In the last couple of months I have seen comments linking anime and role playing games. It is not a bad link, really, given the overlap between ‘watchers of anime’ and ‘players of RPGs’ and the influence anime and RPGs have on each other. However, it is incomplete because ‘anime’ is about as specific as ‘television’.
In fact, I know someone who can get rather ragey about the subject.
In order to accurately depict a link between anime and RPGs it is necessary to specify the kind of anime and the RPG. It seems that most often when people refer to anime in relation to RPGs they are thinking of shounen anime, a genre largely dedicated to action and awesomeness and badassness (all of which often is a good match for RPGs). This is a very incomplete picture, though.
Sure, shounen is perhaps the most often seen in North America and the most stereotypical, but it is far from the only kind. DragonBall (and all its spinoffs) and Bleach are not the be all and end all of anime, and many series have rather lower power levels.
- Azumanga Daioh is probably close to the bottom of the power curve, clearly Basic tier. The major characters are, by and large, completely normal schoolgirls. Chiyo-chan is freakishly smart (and similarly cute), but everyone else is well within normal range. The characters are distinctive, but it’s a slice of life anime and nothing really impressive, from an RPG perspective, happens.
- My Neighbor Totoro is tricky to place. The girls are flat out normal girls (Basic tier), their father is a university professor and their mother is in the hospital. However, they see things that are fantastic and well out of the normal experiences for people in our world. I’d call it a Basic tier show with some fantastic elements.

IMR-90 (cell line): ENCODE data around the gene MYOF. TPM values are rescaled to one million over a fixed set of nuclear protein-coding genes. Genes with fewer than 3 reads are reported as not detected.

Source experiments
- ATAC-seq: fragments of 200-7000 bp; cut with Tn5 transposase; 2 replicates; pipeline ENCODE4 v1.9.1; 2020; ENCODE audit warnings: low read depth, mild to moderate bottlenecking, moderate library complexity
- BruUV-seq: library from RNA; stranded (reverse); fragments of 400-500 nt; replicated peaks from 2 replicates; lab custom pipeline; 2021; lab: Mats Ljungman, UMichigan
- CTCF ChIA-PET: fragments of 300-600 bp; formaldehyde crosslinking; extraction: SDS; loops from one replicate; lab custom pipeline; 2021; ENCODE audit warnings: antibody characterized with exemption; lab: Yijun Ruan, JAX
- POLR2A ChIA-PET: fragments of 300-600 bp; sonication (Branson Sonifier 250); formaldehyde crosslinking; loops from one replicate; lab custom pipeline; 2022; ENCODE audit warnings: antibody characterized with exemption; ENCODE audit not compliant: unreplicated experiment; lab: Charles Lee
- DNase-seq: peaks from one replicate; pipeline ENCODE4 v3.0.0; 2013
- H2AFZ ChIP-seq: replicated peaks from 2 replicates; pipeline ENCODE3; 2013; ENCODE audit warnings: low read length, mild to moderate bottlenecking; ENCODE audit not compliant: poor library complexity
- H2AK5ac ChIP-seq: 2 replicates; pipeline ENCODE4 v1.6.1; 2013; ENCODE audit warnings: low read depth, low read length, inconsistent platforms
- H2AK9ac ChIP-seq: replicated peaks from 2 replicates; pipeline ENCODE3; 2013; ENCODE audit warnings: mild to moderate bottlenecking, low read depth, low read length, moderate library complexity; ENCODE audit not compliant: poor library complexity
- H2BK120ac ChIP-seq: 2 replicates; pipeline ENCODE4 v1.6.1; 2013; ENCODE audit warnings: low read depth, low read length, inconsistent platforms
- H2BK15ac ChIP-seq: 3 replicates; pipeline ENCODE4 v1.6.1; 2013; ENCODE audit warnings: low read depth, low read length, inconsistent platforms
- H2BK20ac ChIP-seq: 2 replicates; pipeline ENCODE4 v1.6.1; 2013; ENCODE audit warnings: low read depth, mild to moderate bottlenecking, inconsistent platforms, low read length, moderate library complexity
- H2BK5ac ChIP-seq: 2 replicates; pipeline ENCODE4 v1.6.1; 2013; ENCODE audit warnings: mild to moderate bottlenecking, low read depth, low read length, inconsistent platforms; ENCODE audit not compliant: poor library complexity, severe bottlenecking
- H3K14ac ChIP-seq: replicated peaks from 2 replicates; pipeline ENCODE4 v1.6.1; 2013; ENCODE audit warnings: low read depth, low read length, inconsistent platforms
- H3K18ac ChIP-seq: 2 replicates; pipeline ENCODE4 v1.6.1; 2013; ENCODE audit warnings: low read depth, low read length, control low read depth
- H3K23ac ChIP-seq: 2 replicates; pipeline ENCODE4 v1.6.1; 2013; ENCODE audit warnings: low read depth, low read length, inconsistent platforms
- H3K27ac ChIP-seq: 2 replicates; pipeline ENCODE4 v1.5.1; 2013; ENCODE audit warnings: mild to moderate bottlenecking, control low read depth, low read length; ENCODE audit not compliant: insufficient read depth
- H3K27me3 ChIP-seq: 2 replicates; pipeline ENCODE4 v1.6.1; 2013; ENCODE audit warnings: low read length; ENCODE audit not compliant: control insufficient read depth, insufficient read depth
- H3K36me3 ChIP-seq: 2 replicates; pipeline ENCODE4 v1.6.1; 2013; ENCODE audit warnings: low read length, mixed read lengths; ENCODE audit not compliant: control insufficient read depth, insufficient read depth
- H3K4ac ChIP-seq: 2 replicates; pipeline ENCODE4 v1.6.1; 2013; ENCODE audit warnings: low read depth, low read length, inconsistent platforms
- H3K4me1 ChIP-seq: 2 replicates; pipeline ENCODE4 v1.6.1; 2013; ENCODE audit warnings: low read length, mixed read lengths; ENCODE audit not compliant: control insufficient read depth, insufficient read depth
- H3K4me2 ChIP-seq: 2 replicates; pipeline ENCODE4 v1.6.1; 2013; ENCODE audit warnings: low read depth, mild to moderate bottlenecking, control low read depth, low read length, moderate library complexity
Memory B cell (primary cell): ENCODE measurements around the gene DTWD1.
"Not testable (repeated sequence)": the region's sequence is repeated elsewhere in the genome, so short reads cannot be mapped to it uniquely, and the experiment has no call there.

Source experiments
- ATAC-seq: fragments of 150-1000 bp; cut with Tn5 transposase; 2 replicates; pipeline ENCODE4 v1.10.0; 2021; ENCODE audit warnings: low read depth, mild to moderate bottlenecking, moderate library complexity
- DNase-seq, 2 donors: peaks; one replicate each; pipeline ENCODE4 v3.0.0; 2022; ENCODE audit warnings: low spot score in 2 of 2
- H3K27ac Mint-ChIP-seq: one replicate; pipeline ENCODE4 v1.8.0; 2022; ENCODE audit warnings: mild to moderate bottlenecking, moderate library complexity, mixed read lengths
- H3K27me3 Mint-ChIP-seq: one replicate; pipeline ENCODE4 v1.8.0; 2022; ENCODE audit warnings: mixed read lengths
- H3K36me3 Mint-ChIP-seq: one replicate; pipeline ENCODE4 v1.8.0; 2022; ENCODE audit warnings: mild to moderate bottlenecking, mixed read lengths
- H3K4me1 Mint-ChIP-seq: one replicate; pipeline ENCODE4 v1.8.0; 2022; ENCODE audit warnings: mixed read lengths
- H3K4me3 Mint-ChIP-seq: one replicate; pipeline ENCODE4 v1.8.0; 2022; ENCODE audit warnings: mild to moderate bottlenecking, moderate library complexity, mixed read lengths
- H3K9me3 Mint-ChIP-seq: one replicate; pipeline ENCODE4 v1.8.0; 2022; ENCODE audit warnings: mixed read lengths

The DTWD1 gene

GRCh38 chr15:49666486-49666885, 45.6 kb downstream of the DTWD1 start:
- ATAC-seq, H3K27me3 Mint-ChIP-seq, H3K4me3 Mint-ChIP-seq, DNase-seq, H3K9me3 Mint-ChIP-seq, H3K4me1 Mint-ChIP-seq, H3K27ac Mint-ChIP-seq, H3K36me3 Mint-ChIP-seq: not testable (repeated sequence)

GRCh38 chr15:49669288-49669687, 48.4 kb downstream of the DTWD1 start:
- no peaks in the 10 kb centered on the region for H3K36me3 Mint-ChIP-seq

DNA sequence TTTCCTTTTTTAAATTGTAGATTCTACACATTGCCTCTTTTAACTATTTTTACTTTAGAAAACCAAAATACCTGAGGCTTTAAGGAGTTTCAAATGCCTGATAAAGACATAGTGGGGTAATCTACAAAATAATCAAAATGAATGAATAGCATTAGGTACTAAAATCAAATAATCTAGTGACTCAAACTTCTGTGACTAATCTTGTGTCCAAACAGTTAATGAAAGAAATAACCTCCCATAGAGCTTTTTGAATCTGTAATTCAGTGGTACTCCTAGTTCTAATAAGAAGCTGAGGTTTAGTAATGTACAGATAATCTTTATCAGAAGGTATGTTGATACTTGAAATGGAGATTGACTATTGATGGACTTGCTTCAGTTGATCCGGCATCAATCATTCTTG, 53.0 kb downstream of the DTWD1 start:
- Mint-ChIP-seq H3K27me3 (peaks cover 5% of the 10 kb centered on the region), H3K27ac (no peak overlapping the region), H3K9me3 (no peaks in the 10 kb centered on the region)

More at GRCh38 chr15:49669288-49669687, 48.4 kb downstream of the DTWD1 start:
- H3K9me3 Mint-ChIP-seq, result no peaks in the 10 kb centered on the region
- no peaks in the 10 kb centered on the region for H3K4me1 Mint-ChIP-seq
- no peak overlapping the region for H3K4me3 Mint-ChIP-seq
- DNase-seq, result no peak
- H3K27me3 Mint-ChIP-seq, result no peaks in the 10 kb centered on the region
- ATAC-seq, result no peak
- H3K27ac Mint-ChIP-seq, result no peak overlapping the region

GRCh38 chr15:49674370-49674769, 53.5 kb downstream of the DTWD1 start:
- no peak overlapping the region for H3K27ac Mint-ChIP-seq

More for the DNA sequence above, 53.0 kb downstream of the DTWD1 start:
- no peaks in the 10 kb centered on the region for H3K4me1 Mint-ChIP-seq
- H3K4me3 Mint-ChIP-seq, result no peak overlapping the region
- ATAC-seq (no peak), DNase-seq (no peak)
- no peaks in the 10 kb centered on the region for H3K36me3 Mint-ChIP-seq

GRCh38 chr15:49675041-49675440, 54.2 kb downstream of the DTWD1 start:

- Grave of the Fireflies is probably Basic tier with some Expert tier characters (certainly not the main ones). What a depressing movie (and paired with Totoro as a double feature at the cinema release, what were they thinking?), but it is anime and far from OMGWTFBBQ powerful.
- Kaleido Star is a small step up, perhaps lower Expert tier. The characters tend to be well-trained performers (acrobats, for the most part), some of the best in the world, but their lives don’t include a lot of ‘adventure-worthy’ events. Even at that, a major character ends up sidelined and retires from performing because of a shoulder injury – she completes her last show and takes on a secondary role in the troupe.
- Ghost in the Shell, the original movie and the Stand Alone Complex continuity. The technology is more advanced than what we have, but for the most part the major characters are likely in the Expert tier of Echelon. There are a few exceptions (Major Kusanagi for certain, probably Aramaki, maybe Batou) that may be in the Heroic tier, simply better than everyone around them. I say ‘probably Aramaki’ because while he doesn’t exhibit the sheer badassness that Kusanagi does, he is probably as good at what he does as she is at what she does – it just isn’t as cool-looking so the show doesn’t much focus on it.
- Crying Freeman is probably around the upper Expert tier as well. The major characters can be remarkably capable at what they do, but they don’t exhibit the sort of superhuman ability I would expect of higher-tier characters.